Still, everything I find wants ridiculous requirements, and generally the response I hear back for jobs I do qualify for is "...but you don't have an engineering degree". I'm losing my mind in that I can't find very many jobs that I qualify for, and those that I do stick their nose in the air because my degree says Physics and not Engineering.

My best luck in matching my skills has come from looking at Systems & Research engineering, but I generally never hear back from those positions. I suppose mostly because they are either entry level or require knowing every engineering program the company uses. While I'm on the subject, I've never really figured out whether I should sell myself as an entry level person with a lot of skills or a qualified person with no experience???

I guess I'm just posting to figure out what the heck I'm doing wrong. I just am so darn frustrated... I feel like I've wasted my time, and I should have just gone straight into the workforce out of my B.S....

EDIT: I also try to sell my very limited experience with radios and Jackson E&M as being relevant for signal analysis and such....
You've picked a field where brilliant men are commonplace. A roommate at IIT was a physics major, but his grades weren't so good. When they returned the exams in physics class he had a "D" on his. However, this guy was well informed about everything and later landed a job designing aircraft instruments.
GODISMYSHADOW
#66
Jul26-11, 11:17 AM
P: 40
Quote Quote by Astro_Dude View Post
Still, everything I find wants ridiculous requirements, and generally the response I hear back for jobs I do qualify for is "...but you don't have an engineering degree". I'm losing my mind in that I can't find very many jobs that I qualify for, and those that I do stick their nose in the air because my degree says Physics and not Engineering.
Another thought, maybe you can try civil engineering. Civil engineering is one of those jobs they sometimes let mathematicians do. They don't always ask for an engineering degree. It's a very old profession. Civil engineering has been around for thousands of years.
minesweeper
#67
Jul26-11, 11:50 AM
P: 2
Quote Quote by GODISMYSHADOW View Post
Another thought, maybe you can try civil engineering. Civil engineering is one of those jobs they sometimes let mathematicians do. They don't always ask for an engineering degree. It's a very old profession. Civil engineering has been around for thousands of years.
I find this post very odd. Civil engineering is one of the most tightly regulated fields.
GODISMYSHADOW
#68
Jul26-11, 12:13 PM
P: 40
Quote Quote by minesweeper View Post
I find this post very odd. Civil engineering is one of the most tightly regulated fields.
Check out the requirements for posted civil engineering job openings. Some of them do accept a mathematician.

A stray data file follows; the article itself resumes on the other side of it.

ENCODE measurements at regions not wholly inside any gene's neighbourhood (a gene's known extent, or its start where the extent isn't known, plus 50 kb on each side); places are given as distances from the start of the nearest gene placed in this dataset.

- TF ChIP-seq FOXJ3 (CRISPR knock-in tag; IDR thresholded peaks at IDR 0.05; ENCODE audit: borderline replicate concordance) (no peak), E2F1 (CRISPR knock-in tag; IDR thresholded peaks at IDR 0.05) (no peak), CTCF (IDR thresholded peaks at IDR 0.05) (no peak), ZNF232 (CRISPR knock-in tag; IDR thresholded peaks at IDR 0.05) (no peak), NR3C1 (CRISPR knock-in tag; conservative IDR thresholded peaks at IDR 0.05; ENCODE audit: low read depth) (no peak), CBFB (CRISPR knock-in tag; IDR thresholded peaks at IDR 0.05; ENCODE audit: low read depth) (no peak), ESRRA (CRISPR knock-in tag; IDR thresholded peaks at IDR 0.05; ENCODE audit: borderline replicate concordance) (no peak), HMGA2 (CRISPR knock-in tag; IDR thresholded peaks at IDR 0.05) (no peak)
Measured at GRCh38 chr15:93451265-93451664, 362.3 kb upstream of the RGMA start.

joesmith
#69
Jul26-11, 01:11 PM
P: 12
,,,,,,and if it aint been mentioned there is always the Oil field,,
you'll do just great I am sure,
enjoy life,,
a joe in Texas
Astro_Dude
#70
Jul26-11, 03:19 PM
P: 50
GODISMYSHADOW, from what I've seen, you need to be a PE to be a civil engineer. Most everything I've seen on PE exams is you can't even sit for them without a BE.

Quote Quote by joesmith View Post
,,,,,,and if it aint been mentioned there is always the Oil field,,
you'll do just great I am sure,
enjoy life,,
a joe in Texas
I really should have learned more fluid dynamics...
GODISMYSHADOW
#71
Jul27-11, 04:04 PM
P: 40
Quote Quote by Astro_Dude View Post
GODISMYSHADOW, from what I've seen, you need to be a PE to be a civil engineer. Most everything I've seen on PE exams is you can't even sit for them without a BE.



I really should have learned more fluid dynamics...
You won't be licensed without the PE, but maybe it's different in the UK. An applied mathematician can still generate some income.

The Great Pyramid at Cheops was constructed using the golden section PHI = (1 + SQR (5)) / 2. The height of the pyramid is half the length of one side of the base multiplied by the square root of PHI. The slant height of the pyramid is half the length of one side of the base multiplied by PHI. A mathematician must have been involved.
evankiefl
#72
Jul27-11, 05:20 PM
P: 14
Quote Quote by GODISMYSHADOW View Post
You won't be licensed without the PE, but maybe it's different in the UK. An applied mathematician can still generate some income.

The Great Pyramid at Cheops was constructed using the golden section PHI = (1 + SQR (5)) / 2. The height of the pyramid is half the length of one side of the base multiplied by the square root of PHI. The slant height of the pyramid is half the length of one side of the base multiplied by PHI. A mathematician must have been involved.
Shame we still don't build those.